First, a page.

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Crazy Hardcover – April 11, 2000

3.9 out of 5 stars 38 customer reviews

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Editorial Reviews

From Publishers Weekly

Boarding school antics and teenage epiphanies fuel this slim but entertaining runaway German bestseller (more than 200,00 copies sold), an autobiographical debut by Lebert, who's 16. Benjamin, the novel's protagonist, is also 16, a misfit who must struggle against a near-paralysis of his left side and a chronic lack of academic aptitude to merely get through life. Having flunked out of four schools before the novel's beginning, he comes to Neuseelen, his fifth, where he must graduate from ninth grade or else. He quickly befriends a set of similarly maladjusted teens; together, they search the school grounds for excitement. When such limited pleasures as after-hours booze and raunchy teen sex wear thin, they head for Munich, where they are guided by a wise old man (who claims to sing "the song of life") to a strip club for a night of drink and debauchery. As the book moves toward its end, Benjamin flunks out yet again and is sent home, without any sign that school or life have taught him anything. Lebert's knowing yet ingenuous voice and the flatness of his exposition give character to his tale, but the action revolves around the cliches of adolescent life. Although the characters are likable and also quite believable, they don't grow substantially from their coming of age. Ultimately most interesting as a publishing phenomenon--Lebert's insights into human psychology, society and development are understandably limited--the novel moves along at a good clip, and what it lacks in depth it does make up for in animation and verve. Rights sold in Denmark, Japan, Korea, the Netherlands, Italy, the U.K., France, Spain, Norway, Finland, Slovenia, Estonia, Croatia, Brazil, Greece, Taiwan, Portugal, Poland, Sweden; Turkey, Israel, Bulgaria, Lithuania, Hungary, Czech Republic, Slovak Republic. (Apr.)
Copyright 2000 Reed Business Information, Inc.

From School Library Journal

YA-The young protagonist is shuffled between boarding schools supposedly for poor grades in math and German (his native language), but more likely because of his inability to mesh with the image the administrators have about the students who attend their schools. Benni is partially paralyzed on his right side, a condition that seems to have more of an effect on the adults around him than on his peers, and he forms a natural clique with a group of fellow outcasts. Benni, Fat Felix, Skinny Felix, Janosch the ringleader, Troy the bed wetter, and Florian aka Girl go in search of an existential experience, which includes sex but also encompasses finding the meaning of life with a capital L. The boys develop a philosophy of the soul that includes keeping yourself spiritually alive into adulthood and doing the crazy things that enable life to speak through you, in all its hard, crappy glory. The obvious comparison to Holden Caulfield is misplaced here; the adults who surround these students are not phonies or actively evil, but presented as minor obstacles to the experience of real life, when they appear in the boys' consciousness at all. The novel is nearly over before an adult assists the runaways by buying them tickets to Munich and introducing them to adult entertainment. Comparisons of the teen novelist to S. E. Hinton are somewhat obvious, but what is more important than outcast status and the bonding of family in this novel is the ability to create a family among people far from home, with only one another to draw on.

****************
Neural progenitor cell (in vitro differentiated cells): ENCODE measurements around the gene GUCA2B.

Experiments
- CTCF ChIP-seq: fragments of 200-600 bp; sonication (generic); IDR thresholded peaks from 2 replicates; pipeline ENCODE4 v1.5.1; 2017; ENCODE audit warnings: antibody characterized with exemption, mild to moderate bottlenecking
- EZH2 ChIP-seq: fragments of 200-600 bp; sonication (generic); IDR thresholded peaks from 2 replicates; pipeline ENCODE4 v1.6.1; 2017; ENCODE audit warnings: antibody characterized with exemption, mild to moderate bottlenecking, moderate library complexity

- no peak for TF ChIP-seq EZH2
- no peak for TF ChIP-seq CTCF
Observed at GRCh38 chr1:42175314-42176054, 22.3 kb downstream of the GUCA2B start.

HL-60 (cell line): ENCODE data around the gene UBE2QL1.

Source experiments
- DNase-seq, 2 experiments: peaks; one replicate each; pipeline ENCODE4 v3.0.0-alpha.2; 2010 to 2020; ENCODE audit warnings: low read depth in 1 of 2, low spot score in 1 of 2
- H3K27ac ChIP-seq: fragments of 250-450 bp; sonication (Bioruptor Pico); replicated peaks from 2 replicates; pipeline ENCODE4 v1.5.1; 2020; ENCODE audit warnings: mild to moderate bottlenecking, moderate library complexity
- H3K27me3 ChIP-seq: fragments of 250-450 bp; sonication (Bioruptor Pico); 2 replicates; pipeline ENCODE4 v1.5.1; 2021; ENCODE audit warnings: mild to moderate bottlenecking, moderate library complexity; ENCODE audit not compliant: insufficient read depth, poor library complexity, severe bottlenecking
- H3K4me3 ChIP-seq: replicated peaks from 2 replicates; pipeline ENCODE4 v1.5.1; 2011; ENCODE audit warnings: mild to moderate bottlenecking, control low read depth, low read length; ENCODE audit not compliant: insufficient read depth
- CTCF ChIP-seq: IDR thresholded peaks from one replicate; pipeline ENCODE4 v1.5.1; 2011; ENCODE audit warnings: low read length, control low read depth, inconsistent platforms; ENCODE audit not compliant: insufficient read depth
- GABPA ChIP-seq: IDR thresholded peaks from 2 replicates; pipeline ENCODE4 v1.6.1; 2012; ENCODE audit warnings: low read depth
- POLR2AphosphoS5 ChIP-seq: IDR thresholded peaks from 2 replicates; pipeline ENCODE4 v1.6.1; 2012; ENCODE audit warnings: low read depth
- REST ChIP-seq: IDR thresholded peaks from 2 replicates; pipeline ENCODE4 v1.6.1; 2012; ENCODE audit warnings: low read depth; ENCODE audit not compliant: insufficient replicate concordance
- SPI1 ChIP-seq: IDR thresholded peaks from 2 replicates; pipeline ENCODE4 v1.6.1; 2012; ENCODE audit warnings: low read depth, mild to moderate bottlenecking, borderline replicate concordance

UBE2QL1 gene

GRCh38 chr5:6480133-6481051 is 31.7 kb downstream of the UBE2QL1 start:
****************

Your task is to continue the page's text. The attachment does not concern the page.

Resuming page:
Sheryl Fowler, Chantilly Regional Library, VA
Copyright 2000 Reed Business Information, Inc.
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Product Details

  • Hardcover: 192 pages
  • Publisher: Knopf; 1st American ed edition (April 1, 2000)
  • Language: English
  • ISBN-10: 0375409130
  • ISBN-13: 978-0375409134
  • Product Dimensions: 7.6 x 4.8 x 0.9 inches
  • Shipping Weight: 9.6 ounces
  • Average Customer Review: 3.9 out of 5 stars  See all reviews (38 customer reviews)
  • Amazon Best Sellers Rank: #889,855 in Books (See Top 100 in Books)

Customer Reviews

Top Customer Reviews

By Joseph J. Hanssen on February 19, 2001
Format: Hardcover
This is an enjoyable little book about the coming of age of a sixteen year old boy attending a boarding school in Germany called Castle Neuseelen. It's an inspiring story about how tough it can be at this age learning about friends, relationships and dealing with pier pressure. Benjamin Lebert also has to deal with another problem, partial paralysis. Life's pretty tough at this age, but it's even harder for Benni. A lot of his education takes place after school hours, as the young boys learn about real life at the girl's dorm, their first sex, alcohol, and even an adventure to Munich.
I was amazed at the skill presented here by this very young author who has a written a very touching and sensitive story (part autobiographical) about his experiences in boarding school. This is a book for everyone to read from a very talented German author. If Crazy is Lebert's debut to the world than this young author has a very bright future. Check this touching story out for yourself. I am sure you'll enjoy it as much as I did.
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By Peter V. on April 17, 2000
Format: Hardcover